Revlon, the 90-year-old cosmetics giant, has filed for Chapter 11 bankruptcy protection in the United States because of its crippling debt and mounting celebrity competition.
The nail polish and lipstick maker said the move will allow it to "strategically reorganise" its finances, pointing to "liquidity constraints" sparked by supply chain disruptions and inflation.
Revlon is receiving US$575 million (A$815 million) in debtor-in-possession financing to help support its day-to-day operations.
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"Today's filing will allow Revlon to offer our consumers the iconic products we have delivered for decades, while providing a clearer path for our future growth," said Revlon CEO Debra Perelman.
She added that its "challenging capital structure has limited our ability to navigate macro-economic issues in order to meet this demand."
Revlon in recent years lost shelf space and sales to start-ups backed by celebrities, such as Kylie Jenner's Kylie Cosmetics and Rihanna's Fenty Beauty.
It has also been hit by supply issues, made worse by the COVID-19 pandemic. Resulting product shortages were another major factor in tipping Revlon into bankruptcy, and analysts have said they were unlikely to be resolved in the near-term.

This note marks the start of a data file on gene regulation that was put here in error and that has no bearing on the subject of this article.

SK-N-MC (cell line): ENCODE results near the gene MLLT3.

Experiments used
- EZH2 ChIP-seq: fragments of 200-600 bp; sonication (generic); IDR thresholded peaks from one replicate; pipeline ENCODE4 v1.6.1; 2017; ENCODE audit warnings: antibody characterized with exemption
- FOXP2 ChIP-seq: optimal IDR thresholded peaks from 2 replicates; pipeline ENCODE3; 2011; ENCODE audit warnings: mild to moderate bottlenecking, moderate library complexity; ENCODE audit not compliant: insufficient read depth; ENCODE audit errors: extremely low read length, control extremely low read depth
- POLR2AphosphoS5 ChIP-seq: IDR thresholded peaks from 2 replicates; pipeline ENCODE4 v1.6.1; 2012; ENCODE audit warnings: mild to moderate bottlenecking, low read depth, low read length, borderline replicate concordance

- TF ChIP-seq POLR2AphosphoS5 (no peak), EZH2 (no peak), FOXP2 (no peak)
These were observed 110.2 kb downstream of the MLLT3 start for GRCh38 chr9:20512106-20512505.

The company was founded in 1932 by brothers Charles and Joseph Revson and Charles Lachman.
Revlon went public in 1996 and in 2016 bought by Elizabeth Arden in an $1.2 billion skincare bet to fend off competition. It houses several top brands, including Britney Spears Fragrances and Christina Aguilera Fragrances.
It also made headlines two years ago when Citigroup accidentally sent nearly $1.3 billion of its own money to Revlon's lenders. A judge ruled that the bank couldn't recover the money.
Revlon's sales lagged over the years and in 2021 fell 22 per cent from its 2017 levels.
Shares have fallen more than 80 per cent since the beginning of the year.